Of all the literature produced by the early Syrian church, the most prized was composed by Ephrem the Syrian, often called “The Harp of the Holy Spirit”. One of his hymns memorialises the faith of the Samaritan woman whom Jesus met at the well and sent forth as a missionary (see John 4)
O, to you woman in whom I see
a wonder as great as in Mary!
For she from within her womb
in Bethlehem brought forth His body as a child,
but you by your mouth made him manifest
as an adult in Shechem, the town of His father’s household.
Blessed are you, woman, who brought forth by your mouth
light for those in darkness.
Mary, the thirsty land in Nazareth conceived our Lord by her ear.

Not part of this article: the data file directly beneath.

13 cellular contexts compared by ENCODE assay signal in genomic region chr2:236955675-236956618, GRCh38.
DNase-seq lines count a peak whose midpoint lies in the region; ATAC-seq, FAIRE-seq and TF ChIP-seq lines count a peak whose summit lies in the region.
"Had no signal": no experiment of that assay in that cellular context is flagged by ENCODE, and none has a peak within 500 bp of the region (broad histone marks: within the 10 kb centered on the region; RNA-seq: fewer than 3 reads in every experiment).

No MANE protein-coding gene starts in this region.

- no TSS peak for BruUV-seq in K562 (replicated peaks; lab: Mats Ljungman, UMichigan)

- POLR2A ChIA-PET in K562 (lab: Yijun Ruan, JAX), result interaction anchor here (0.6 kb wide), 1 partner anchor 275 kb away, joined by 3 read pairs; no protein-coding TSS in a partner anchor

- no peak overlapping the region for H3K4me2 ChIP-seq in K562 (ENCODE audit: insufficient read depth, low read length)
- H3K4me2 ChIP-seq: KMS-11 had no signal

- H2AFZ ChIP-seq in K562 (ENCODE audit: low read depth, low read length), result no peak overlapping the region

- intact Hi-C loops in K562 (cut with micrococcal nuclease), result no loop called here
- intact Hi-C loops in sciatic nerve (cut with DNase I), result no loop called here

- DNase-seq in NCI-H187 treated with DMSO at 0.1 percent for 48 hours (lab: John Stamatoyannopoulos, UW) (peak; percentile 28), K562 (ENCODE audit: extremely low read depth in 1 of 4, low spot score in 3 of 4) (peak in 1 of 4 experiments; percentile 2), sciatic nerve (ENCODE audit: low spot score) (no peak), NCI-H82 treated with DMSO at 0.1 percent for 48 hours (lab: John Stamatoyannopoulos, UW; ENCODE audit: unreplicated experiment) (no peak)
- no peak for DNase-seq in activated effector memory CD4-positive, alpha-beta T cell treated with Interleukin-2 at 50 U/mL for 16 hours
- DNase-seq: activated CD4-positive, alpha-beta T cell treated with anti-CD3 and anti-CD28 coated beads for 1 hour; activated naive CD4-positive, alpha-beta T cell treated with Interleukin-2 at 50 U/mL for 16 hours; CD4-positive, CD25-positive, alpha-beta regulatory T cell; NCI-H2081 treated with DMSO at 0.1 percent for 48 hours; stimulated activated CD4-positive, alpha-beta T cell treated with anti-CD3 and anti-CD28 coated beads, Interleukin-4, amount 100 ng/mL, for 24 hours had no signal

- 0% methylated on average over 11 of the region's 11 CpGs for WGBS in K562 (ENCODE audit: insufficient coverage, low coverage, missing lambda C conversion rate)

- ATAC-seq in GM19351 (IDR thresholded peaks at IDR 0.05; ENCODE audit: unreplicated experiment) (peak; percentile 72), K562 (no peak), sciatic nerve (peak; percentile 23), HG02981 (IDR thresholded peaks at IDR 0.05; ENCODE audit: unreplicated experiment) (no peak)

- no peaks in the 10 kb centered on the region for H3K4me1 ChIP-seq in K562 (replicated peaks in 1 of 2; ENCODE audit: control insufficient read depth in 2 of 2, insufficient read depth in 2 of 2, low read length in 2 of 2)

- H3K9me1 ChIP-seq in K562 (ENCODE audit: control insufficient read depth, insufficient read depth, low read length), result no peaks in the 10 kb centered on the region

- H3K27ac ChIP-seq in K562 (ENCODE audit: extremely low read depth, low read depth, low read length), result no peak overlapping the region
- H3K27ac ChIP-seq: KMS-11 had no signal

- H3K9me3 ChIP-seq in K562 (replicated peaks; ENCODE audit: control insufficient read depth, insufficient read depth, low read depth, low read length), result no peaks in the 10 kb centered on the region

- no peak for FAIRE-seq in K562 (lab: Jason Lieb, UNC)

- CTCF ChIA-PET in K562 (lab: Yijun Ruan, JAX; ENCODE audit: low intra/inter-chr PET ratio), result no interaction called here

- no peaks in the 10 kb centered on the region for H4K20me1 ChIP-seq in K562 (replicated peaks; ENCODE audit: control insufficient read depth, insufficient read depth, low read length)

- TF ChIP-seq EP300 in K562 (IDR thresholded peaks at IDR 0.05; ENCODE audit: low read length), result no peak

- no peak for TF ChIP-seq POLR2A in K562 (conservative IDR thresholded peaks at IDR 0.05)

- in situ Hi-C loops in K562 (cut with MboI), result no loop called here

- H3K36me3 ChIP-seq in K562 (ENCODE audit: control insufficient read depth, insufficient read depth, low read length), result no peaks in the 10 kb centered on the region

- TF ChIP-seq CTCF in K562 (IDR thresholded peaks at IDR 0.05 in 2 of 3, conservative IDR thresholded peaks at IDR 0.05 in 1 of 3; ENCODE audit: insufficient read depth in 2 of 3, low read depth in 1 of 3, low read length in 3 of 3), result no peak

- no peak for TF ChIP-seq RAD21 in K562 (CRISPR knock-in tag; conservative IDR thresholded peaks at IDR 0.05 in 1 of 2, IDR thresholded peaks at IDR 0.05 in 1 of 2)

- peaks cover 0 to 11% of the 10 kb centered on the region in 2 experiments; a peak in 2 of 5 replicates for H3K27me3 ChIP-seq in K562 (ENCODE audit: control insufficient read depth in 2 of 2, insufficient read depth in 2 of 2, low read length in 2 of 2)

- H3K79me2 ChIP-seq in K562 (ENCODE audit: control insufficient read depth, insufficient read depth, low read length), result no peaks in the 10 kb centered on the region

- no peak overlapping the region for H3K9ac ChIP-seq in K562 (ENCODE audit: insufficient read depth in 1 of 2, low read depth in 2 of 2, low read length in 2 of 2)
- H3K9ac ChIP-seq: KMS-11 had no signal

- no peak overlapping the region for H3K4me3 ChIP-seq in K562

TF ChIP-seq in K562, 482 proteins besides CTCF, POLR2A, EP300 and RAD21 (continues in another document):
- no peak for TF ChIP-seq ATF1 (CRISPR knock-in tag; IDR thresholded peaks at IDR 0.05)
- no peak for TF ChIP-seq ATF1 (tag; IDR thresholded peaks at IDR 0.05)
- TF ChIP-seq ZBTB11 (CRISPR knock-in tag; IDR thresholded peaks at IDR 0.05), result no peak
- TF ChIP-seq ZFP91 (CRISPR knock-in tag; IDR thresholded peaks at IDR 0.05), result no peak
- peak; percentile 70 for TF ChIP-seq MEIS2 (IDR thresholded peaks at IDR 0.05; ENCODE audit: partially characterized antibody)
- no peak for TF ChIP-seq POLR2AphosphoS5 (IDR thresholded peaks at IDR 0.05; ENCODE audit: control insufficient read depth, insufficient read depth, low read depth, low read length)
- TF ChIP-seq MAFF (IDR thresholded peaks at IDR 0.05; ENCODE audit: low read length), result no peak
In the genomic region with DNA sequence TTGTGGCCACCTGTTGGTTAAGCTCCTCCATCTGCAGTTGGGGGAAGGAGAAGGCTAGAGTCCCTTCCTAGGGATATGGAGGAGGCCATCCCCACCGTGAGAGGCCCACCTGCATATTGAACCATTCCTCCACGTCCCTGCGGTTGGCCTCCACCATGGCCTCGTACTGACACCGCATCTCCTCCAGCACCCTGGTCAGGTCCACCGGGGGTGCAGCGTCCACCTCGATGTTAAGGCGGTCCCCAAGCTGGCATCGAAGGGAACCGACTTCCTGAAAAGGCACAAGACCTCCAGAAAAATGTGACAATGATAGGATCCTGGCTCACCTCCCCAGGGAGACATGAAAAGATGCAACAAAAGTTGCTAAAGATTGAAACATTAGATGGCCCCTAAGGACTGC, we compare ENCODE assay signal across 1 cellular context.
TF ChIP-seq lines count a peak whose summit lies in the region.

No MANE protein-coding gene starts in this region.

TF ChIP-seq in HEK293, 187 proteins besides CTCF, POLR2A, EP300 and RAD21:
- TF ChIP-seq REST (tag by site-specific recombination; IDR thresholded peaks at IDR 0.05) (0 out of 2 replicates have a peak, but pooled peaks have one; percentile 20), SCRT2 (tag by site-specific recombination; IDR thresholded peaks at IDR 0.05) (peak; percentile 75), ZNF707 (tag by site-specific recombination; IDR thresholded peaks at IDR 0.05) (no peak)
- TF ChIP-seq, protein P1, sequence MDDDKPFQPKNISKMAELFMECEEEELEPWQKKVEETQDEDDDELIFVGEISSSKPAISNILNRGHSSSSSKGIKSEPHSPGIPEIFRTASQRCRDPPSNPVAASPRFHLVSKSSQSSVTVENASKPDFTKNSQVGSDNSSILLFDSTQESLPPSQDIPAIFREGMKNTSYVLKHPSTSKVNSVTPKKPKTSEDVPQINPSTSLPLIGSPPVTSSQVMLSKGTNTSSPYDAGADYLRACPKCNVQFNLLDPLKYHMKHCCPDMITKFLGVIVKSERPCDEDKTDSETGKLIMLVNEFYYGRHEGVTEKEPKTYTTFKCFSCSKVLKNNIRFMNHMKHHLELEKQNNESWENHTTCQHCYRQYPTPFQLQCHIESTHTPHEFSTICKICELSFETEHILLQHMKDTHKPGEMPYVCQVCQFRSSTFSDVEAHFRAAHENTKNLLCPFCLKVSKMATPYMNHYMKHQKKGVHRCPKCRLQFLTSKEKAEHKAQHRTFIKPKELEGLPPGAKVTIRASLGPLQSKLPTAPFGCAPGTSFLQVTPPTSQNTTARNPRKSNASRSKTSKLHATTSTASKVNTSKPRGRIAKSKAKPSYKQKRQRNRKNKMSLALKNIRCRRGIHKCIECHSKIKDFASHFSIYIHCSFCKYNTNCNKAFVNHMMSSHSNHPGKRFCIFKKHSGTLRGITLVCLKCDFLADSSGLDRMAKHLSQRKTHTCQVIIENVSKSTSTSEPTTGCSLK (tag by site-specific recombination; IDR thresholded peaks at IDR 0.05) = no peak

You, too, O woman thirsting for water,
conceived the Son by your hearing.
Blessed are your ears that drank the source
that gave drink to the world.
Mary planted Him in a manger,
but you planted Him in the ears of His hearers.
Your word, O woman, became a mirror
in which He might see your hidden heart.
“The Messiah”, you had said, “will come,
and when He comes He will give us everything.”
Behold the Messiah for whom you waited, modest woman!
With your voice your prophecy was fulfilled.
Your voice, O woman, first brought forth fruit,
before even the apostles, with the kerygma.
The apostles were forbidden to announce Him
among pagans and Samaritans.
Blessed is your mouth that He opened and confirmed.
Ephrem the Syrian: Hymns tr. Kathleen E McVey. The Classics of Western Spirituality. New York: 1989. Hymn #23